Urban Float Net Worth 2021 – What Happened After Shark Tank?
There are a variety of remedies for aches, pains and stress. You can opt for the conventional, such as over-the-counter medication, or go for something more avant-garde – bee venom acupuncture anyone?
In 2011, Joe Beaudry decided to give something else a whirl, and discovered the tranquil art of floating.
His interest peaked, Joe began to explore the process of using floatation to relieve tension and improve mental and physical performance.
Keen to share his findings, Joe linked up with entrepreneur Scott Swerland, and together, in 2013, they launched Urban Float – determined to provide top quality flotation systems designed with safety, comfort and convenience in mind.
Floating to Success
Flotation therapy is not a new concept, studies have long since promoted the mental, physical and emotional benefits of this soothing treatment.
Joe and Scott enjoyed trying out the therapy for themselves, and were keen to offer it in a professional and alluring way.
The dynamic duo put together a plan to craft a serene, clean, and friendly setting for those seeking therapy.
Clients would climb into a specially designed pod, where they reclined and relaxed in the water infused with Epsom salts.
The peaceful environment encourages relaxation, and helps ease pain and stress, and can also help you to achieve a good night’s sleep.
Dipping Their Toes in the Shark Tank
Joe and Scott entered the Shark Tank (episode 1013) looking for an investment of $500,000 for a 5% stake in the company.
They opened well, informing the sharks that the previous year’s sales were a whopping $1.1 million.
The Shark Tank contained a special guest shark, Matt Higgins (vice chairman NFL Miami Dolphins), and he professed to using floatation therapy to ease players muscles and help treat injuries.
This positive reaction helped to buoy Urban Float’s case, but health benefits aside, the sharks still had a few concerns.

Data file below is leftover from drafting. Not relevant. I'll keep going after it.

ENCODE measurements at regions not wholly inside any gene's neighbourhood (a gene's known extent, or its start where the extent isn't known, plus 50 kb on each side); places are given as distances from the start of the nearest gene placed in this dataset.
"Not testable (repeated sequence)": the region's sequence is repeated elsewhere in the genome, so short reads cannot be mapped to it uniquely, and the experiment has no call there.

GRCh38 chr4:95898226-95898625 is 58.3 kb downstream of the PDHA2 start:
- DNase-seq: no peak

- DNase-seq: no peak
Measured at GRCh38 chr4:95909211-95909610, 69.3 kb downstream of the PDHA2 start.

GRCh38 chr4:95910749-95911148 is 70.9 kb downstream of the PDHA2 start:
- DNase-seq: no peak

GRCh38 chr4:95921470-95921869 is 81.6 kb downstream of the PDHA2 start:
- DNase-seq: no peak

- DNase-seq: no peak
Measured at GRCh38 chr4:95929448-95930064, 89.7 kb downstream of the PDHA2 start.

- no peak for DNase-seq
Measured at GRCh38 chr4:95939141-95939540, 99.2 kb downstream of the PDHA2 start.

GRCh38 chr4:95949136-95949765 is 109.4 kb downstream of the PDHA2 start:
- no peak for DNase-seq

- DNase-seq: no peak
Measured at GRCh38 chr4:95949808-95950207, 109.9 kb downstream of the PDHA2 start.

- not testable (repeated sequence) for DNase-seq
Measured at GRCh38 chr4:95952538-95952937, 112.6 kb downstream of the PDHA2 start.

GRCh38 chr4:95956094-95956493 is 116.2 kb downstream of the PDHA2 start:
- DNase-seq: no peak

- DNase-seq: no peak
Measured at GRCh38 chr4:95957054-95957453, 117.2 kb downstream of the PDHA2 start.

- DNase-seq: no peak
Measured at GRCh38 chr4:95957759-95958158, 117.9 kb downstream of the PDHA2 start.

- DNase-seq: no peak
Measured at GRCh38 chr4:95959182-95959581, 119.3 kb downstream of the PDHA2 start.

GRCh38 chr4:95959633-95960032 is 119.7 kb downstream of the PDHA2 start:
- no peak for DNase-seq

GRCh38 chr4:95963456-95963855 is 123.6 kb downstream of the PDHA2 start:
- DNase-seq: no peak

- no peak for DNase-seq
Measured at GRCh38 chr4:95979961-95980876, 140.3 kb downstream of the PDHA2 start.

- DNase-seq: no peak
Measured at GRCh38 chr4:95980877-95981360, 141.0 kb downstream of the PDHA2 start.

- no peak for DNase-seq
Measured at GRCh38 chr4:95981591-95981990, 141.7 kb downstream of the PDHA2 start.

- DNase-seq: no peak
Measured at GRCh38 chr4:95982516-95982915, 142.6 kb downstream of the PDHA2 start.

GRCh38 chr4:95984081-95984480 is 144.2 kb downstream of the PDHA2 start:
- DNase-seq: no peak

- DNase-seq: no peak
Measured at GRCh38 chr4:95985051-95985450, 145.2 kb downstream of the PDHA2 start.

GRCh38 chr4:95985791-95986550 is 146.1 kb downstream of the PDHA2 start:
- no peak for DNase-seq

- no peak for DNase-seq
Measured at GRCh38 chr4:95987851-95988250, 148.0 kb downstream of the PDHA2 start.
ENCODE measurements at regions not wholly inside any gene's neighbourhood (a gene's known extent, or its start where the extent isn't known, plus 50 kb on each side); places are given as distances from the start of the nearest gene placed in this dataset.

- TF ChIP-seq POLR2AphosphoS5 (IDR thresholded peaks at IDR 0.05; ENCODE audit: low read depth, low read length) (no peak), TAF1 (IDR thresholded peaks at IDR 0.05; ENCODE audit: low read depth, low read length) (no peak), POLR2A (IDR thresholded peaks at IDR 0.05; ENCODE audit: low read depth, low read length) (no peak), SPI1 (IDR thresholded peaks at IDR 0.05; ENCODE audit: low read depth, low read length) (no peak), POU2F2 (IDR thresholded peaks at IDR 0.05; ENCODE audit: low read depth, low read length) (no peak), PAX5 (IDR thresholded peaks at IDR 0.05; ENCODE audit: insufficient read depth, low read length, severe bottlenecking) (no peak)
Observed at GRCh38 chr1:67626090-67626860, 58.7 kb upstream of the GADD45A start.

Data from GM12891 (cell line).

Joe and Scott talked through the financials, including $600,000 cash flow and $1million debt. The debt raised a few eyebrows, as did the therapy itself, with a couple of the sharks mentioning the “faddy” nature of treatments.
There were also some worries surrounding the technology used, and the chance for other businesses to offer exactly the same concept to the public.
After further discussion, two of the sharks decided to make an offer. Kevin O’Leary offered $100,000 plus a $400,000 loan (9.5% interest over 36 months) for a 15% stake.
Joe and Scott weren’t too keen on the debt idea, preferring Mark Higgin’s offer of £500,000 for 15% of the business.
After some negotiation the deal was finally agreed with shark Mark – $500,000 for 12.5% equity.
Urban Float Financials and the Future
Urban Float has enjoyed plenty of growth over recent times.
There are four main sites, Tacoma, Vancouver, Washington and Texas, and there are also operations in Texas, Ohio and Delaware.
The company doesn’t intend to stand still, and other locations are on the cards too.
Appearing on the Shark Tank provided plenty of exposure for Urban Float, the company were able to reach out to a wide and varied audience, some of whom had never come across flotation therapy before.
It seems the Urban Float have taken sensory deprivation to the masses.